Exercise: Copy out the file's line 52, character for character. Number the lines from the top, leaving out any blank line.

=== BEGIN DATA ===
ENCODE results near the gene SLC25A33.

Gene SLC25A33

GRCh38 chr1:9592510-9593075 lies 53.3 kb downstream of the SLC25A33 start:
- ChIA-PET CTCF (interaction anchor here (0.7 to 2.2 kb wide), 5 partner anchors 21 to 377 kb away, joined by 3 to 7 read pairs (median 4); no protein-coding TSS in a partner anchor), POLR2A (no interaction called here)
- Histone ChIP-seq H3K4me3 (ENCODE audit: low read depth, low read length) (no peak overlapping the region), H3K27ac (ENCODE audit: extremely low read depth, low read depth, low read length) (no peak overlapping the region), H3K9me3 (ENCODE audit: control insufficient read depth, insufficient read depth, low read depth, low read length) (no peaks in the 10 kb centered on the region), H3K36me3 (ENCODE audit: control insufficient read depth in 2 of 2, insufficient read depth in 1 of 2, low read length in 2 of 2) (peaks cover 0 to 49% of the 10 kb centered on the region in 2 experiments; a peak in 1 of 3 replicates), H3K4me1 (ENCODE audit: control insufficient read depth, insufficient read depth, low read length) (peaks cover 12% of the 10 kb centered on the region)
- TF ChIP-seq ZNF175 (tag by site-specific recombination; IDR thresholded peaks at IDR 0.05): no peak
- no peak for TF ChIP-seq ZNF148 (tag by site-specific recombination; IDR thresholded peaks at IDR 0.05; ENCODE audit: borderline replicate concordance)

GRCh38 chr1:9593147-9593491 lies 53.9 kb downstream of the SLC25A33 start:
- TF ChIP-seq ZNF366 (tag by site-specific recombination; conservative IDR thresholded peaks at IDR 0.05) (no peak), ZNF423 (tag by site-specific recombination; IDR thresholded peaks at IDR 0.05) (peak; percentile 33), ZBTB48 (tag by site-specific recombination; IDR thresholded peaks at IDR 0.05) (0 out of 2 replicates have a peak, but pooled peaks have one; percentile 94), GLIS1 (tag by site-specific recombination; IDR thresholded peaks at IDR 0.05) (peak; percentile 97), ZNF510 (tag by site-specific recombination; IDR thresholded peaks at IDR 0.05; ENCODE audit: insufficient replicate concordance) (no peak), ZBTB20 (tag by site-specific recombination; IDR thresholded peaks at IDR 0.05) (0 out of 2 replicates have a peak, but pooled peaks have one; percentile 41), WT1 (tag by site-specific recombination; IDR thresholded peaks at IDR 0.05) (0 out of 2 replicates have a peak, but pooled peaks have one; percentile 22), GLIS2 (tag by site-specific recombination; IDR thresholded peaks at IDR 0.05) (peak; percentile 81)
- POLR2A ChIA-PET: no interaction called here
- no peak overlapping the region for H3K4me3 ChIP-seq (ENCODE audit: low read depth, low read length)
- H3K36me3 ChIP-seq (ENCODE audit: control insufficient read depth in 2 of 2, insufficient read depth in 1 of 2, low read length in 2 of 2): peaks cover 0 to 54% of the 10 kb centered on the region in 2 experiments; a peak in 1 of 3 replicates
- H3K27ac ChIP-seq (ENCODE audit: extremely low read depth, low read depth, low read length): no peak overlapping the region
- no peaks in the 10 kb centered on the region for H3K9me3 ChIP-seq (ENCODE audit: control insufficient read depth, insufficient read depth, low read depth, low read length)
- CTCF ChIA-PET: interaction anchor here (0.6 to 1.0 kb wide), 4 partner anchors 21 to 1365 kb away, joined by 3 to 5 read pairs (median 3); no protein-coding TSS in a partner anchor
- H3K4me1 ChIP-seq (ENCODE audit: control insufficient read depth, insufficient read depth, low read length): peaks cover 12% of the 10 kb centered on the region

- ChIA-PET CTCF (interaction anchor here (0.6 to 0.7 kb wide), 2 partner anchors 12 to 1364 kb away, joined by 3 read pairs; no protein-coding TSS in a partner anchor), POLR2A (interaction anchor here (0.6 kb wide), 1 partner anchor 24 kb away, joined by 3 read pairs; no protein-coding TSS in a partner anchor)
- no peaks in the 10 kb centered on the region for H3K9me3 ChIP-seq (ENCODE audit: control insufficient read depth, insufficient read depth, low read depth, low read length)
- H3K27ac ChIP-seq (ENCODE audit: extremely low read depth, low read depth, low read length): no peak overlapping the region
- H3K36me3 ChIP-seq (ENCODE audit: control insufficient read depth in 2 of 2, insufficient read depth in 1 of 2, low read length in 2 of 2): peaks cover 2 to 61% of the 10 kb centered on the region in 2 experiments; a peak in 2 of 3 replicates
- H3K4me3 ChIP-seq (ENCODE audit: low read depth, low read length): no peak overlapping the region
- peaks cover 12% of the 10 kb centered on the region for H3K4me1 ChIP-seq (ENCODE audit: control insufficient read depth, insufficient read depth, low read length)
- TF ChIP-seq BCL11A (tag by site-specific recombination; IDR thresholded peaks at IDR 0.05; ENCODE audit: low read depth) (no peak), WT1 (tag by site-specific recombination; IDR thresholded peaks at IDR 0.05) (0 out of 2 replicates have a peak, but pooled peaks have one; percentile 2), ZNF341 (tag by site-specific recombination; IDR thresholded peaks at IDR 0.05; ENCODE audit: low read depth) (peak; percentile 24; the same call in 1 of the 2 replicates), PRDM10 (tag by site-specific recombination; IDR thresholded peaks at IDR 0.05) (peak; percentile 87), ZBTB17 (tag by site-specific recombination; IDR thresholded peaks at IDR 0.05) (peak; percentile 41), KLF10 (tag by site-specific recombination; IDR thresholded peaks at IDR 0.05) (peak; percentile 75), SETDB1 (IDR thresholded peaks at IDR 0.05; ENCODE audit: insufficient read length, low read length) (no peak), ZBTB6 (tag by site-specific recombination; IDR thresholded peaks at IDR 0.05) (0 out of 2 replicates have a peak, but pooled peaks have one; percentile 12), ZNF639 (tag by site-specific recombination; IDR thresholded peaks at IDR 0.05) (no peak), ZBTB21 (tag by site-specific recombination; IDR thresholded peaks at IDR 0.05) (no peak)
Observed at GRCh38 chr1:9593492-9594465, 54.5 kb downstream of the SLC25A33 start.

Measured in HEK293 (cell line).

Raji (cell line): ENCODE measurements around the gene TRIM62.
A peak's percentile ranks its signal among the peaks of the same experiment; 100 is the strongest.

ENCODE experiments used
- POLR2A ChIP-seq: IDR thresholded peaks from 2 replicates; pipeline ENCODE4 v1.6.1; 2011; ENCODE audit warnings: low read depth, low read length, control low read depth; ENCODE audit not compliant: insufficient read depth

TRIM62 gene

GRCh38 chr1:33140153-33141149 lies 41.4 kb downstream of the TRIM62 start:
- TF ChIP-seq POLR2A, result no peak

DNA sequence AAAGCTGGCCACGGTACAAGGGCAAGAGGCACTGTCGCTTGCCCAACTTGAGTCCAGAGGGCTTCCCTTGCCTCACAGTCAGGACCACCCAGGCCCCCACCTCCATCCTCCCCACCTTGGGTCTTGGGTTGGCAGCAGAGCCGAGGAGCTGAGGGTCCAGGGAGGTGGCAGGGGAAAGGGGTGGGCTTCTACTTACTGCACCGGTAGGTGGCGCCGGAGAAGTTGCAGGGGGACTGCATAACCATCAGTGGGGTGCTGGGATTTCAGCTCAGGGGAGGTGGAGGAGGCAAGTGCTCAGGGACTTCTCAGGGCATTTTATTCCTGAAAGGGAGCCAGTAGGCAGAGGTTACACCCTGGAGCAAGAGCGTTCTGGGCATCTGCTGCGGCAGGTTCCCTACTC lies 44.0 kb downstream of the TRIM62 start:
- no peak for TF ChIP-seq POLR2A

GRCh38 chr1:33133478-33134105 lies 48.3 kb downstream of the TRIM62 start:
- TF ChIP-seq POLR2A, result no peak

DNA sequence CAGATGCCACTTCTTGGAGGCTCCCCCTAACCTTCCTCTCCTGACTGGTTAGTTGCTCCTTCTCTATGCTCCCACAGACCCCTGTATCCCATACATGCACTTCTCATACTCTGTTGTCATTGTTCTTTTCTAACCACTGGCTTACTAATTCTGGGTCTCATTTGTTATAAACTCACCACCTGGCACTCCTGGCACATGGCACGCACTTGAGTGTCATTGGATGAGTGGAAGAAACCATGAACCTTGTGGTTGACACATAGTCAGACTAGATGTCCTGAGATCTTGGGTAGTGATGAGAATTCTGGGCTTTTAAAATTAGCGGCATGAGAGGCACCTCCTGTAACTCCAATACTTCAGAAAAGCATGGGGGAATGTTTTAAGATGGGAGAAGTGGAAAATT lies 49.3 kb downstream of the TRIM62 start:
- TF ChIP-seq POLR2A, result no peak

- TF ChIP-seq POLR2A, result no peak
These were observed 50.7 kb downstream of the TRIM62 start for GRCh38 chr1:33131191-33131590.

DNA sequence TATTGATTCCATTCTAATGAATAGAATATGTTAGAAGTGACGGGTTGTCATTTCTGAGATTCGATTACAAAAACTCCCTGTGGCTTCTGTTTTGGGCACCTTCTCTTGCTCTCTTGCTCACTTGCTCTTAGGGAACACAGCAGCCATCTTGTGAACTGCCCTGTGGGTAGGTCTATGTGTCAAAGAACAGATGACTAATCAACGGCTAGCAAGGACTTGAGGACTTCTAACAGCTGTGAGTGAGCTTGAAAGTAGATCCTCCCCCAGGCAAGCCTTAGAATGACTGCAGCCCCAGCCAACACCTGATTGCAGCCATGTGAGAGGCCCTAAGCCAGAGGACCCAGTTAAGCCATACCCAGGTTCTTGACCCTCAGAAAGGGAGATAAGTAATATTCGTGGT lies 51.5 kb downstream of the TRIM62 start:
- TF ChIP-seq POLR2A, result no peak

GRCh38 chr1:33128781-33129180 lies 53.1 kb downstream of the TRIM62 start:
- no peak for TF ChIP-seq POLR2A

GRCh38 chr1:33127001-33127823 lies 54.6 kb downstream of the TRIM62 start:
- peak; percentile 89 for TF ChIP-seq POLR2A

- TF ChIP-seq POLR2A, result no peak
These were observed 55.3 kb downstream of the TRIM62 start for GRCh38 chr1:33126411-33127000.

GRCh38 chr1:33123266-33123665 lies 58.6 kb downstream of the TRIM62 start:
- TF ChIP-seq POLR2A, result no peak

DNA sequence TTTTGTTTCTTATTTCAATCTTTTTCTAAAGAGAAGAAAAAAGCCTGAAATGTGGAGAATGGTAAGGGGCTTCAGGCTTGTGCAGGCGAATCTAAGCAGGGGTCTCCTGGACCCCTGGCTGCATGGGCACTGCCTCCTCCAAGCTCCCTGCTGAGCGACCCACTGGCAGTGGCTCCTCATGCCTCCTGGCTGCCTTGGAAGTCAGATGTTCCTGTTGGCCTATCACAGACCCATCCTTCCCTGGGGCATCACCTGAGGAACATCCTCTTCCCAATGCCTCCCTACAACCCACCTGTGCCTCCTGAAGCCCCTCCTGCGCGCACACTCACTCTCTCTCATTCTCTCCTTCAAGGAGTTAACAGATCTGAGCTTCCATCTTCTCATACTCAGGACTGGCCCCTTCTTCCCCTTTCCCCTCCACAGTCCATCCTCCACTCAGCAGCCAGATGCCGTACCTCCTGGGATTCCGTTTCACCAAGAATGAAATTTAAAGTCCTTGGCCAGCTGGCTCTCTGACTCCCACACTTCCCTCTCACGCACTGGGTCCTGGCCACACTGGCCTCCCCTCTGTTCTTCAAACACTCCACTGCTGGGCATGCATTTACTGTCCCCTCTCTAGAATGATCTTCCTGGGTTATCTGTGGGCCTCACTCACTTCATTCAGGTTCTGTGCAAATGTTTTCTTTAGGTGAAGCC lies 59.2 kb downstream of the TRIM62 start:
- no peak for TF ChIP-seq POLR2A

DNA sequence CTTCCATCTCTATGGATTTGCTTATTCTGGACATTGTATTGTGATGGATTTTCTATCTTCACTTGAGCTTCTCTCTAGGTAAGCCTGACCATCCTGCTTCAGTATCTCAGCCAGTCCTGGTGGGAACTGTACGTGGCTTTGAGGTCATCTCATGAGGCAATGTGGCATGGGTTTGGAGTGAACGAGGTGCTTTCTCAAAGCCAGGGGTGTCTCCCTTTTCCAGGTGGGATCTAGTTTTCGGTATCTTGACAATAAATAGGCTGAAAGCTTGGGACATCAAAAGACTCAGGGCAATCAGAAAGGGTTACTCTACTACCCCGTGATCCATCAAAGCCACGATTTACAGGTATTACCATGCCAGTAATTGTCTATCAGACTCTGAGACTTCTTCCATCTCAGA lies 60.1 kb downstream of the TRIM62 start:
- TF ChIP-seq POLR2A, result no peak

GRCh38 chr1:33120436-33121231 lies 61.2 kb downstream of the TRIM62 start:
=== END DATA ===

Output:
- no peak for TF ChIP-seq POLR2A